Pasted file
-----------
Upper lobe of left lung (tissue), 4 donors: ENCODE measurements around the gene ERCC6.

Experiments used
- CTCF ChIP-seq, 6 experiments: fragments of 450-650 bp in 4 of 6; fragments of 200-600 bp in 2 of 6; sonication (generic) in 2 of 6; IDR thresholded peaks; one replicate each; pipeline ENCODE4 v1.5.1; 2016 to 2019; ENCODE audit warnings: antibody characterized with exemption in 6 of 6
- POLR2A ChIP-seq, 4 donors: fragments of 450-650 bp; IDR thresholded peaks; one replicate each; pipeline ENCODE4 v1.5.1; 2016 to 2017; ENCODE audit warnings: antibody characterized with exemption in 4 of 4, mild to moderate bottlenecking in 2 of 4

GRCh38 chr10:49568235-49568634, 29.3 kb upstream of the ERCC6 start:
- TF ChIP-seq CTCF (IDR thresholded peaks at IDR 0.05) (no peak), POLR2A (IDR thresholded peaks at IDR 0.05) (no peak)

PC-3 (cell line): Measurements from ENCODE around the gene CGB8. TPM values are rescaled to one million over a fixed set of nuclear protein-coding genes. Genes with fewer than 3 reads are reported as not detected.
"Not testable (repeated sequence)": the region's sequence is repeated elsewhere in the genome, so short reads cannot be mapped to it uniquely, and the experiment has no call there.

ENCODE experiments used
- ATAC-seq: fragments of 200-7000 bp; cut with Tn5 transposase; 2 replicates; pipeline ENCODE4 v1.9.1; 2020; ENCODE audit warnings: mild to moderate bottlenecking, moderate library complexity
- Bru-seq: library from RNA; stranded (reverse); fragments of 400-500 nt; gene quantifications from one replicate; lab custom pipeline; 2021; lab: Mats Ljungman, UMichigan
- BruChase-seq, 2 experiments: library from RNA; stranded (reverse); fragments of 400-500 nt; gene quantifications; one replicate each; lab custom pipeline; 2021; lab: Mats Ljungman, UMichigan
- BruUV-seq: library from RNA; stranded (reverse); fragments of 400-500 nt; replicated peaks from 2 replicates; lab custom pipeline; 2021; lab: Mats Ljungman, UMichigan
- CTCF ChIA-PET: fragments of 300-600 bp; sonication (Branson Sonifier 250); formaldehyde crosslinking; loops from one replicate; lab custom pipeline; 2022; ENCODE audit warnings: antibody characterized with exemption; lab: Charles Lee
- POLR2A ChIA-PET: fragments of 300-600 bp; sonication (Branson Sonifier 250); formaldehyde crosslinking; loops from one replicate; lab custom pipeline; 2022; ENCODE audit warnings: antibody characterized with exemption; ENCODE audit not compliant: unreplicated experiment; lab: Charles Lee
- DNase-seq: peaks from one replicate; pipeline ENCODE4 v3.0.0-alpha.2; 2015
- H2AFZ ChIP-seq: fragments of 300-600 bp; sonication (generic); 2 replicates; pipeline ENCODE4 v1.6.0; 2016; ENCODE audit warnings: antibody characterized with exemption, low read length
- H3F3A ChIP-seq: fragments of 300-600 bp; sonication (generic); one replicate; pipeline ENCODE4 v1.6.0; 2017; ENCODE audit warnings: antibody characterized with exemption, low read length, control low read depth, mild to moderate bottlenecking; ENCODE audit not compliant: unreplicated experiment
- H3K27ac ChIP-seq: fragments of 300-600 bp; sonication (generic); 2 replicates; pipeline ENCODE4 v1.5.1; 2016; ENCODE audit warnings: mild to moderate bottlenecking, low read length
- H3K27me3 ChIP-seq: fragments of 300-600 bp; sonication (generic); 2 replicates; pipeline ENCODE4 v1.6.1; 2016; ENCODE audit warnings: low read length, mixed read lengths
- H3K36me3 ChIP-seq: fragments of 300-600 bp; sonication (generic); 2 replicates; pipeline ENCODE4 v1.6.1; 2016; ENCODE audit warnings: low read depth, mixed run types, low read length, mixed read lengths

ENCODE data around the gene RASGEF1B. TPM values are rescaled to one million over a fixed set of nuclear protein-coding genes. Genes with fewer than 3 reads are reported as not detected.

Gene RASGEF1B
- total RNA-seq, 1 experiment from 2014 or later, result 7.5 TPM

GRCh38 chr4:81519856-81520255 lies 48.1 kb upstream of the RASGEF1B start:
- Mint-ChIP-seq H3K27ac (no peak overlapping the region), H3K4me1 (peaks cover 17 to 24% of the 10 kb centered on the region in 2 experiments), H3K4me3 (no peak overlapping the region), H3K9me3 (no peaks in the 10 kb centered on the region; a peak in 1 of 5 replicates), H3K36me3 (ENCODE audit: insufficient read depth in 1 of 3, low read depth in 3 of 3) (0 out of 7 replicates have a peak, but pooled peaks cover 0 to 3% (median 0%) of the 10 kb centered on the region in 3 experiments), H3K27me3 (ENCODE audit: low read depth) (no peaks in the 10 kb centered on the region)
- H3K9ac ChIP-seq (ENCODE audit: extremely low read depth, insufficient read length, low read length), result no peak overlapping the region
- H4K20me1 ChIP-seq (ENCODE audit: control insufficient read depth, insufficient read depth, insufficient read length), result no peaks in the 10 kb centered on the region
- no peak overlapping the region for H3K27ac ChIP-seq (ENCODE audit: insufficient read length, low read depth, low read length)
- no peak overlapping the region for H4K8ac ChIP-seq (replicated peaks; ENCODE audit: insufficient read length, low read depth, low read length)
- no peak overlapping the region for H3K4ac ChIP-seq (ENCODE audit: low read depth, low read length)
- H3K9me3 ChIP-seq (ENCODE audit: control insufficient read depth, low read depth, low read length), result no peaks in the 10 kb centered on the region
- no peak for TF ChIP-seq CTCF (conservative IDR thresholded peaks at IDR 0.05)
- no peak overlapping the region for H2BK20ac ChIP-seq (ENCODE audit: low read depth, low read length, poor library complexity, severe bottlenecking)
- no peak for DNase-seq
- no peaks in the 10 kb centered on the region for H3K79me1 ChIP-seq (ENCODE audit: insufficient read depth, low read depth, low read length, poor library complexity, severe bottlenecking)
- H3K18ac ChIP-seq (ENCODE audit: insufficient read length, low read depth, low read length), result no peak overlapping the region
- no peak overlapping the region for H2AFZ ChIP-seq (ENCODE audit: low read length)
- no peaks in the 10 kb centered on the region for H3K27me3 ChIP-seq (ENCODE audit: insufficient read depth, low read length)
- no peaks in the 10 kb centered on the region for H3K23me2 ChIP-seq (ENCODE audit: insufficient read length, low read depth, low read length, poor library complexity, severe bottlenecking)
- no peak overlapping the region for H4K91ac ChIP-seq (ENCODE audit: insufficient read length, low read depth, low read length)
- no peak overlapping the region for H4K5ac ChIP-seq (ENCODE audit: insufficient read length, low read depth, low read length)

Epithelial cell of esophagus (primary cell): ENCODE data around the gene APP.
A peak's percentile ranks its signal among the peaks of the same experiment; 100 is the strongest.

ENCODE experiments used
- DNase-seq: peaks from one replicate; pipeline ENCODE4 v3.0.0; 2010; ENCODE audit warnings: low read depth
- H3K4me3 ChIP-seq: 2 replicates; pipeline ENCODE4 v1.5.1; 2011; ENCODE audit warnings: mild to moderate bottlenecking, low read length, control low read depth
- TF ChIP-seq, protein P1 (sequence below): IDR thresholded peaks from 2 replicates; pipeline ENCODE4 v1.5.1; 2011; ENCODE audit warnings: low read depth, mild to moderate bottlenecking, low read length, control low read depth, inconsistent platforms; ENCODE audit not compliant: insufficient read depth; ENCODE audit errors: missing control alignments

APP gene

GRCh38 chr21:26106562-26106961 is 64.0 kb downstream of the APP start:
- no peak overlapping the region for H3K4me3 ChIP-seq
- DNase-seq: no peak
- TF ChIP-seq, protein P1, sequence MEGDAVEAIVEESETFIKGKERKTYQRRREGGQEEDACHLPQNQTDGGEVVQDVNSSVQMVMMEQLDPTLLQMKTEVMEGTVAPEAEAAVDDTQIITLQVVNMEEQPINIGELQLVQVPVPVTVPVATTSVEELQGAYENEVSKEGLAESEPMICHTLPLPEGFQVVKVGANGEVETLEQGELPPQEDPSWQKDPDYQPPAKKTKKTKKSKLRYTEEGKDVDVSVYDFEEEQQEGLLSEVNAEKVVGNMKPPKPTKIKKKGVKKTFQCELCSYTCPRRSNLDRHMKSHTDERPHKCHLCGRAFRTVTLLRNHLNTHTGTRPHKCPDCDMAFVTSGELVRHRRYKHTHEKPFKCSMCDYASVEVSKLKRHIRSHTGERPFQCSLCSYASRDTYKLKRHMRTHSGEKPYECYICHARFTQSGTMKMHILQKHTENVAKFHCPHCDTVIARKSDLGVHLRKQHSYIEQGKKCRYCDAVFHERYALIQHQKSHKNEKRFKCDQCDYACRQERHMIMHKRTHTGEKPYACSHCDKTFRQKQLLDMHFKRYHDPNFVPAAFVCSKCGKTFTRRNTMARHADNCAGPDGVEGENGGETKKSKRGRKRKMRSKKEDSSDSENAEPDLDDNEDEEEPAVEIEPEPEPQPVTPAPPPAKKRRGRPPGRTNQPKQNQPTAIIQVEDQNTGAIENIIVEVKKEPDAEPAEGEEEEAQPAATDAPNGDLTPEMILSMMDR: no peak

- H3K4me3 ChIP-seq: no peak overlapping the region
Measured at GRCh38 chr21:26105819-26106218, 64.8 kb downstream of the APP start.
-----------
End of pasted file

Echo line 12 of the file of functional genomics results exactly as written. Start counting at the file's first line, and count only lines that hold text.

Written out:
- BruChase-seq, 2 experiments: library from RNA; stranded (reverse); fragments of 400-500 nt; gene quantifications; one replicate each; lab custom pipeline; 2021; lab: Mats Ljungman, UMichigan